A new batch of Philippine health workers, prequalified to train for practicing their profession in Japan under a bilateral agreement, left the Philippines for Japan on Wednesday.
The 144 health workers -- 64 nurses and 80 caregivers -- are required to participate in a six-month language program before starting medical training at Japanese health institutions, the Philippine Overseas Employment Administration said.
The group already underwent a six-month Japanese language course in the Philippines, a measure aimed at increasing the chances for Filipino candidates to pass the Japanese licensure exam for nurses and caregivers.
Up until May last year, the Philippines sent 237 nurses and 396 caregivers to Japan under the Japan-Philippines Economic Partnership Agreement, which took effect in December 2008.
But so far only 25 Filipino nurses and 43 caregivers have passed the Japanese licensure examinations.
The number of people injured in the earthquake that struck northern Nagano Prefecture over the weekend has risen to 45, according to prefectural authorities, while 690 houses were left without running water. (Japan Times)
The strong earthquake that rocked central Japan on Saturday shifted the skiing city of Hakuba in Nagano prefecture southeast by almost one foot, according to the government's mapping agency. (Wall Street Journal)
Japan's transport ministry last week set up a special task force to deal with air bag-related recalls and has urged automakers to speed up replacements of potentially defective Takata-made air bag inflators, Transport Minister Akihiro Ohta said on Tuesday. (Reuters)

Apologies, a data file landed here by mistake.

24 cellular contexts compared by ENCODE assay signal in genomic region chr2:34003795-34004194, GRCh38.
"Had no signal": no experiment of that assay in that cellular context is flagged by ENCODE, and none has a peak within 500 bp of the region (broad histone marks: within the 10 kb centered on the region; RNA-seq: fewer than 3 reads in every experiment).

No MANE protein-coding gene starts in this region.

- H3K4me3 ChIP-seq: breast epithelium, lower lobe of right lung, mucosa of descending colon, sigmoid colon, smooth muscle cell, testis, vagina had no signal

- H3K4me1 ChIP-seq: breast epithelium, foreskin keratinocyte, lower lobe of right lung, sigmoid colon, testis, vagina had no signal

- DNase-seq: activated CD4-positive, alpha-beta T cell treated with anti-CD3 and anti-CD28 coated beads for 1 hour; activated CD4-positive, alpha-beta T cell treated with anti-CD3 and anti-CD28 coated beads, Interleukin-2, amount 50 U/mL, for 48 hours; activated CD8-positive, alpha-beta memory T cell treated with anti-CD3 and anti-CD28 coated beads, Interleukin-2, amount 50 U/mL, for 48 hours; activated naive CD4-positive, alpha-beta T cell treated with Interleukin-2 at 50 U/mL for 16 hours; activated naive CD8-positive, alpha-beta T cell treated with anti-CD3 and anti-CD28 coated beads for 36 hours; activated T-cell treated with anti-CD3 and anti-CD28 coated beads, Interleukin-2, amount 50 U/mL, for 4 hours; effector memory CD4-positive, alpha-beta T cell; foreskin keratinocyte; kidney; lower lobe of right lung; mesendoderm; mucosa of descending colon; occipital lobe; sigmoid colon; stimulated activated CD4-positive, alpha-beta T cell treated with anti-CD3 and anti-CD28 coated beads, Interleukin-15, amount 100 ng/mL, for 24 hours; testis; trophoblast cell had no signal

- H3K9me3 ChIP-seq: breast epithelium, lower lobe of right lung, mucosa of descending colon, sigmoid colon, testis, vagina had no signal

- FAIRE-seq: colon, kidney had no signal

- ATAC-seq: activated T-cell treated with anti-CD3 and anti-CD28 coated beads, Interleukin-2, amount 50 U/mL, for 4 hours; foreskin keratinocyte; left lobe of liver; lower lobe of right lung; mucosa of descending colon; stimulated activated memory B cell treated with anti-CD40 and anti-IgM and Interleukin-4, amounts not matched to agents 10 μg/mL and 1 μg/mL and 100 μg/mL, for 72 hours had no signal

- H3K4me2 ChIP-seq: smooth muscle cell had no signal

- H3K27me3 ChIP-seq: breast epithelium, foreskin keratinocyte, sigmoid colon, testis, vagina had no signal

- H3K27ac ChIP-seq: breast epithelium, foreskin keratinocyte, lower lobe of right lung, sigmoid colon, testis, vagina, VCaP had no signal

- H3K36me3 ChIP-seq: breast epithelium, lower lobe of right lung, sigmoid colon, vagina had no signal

The fraudulent composer once dubbed "Japan's Beethoven" is facing a lawsuit over the cancellation of his tour after it emerged he lied about his work and relied on a ghostwriter, reports said Tuesday.
Police in Asahikawa, Hokkaido, said Tuesday that around 16,000 New Year greeting cards ("nengajo") have been stolen from 26 Lawson convenience stores. Security cameras have captured footage of two men who are believed to be the thieves. (Japan Today)
Murder suspect Chisako Kakehi invested most of the about Y1 billion she inherited from her spouses and lovers in futures trading and other financial products over the past few years, The Yomiuri Shimbun has learned from investigative sources. (The Japan News)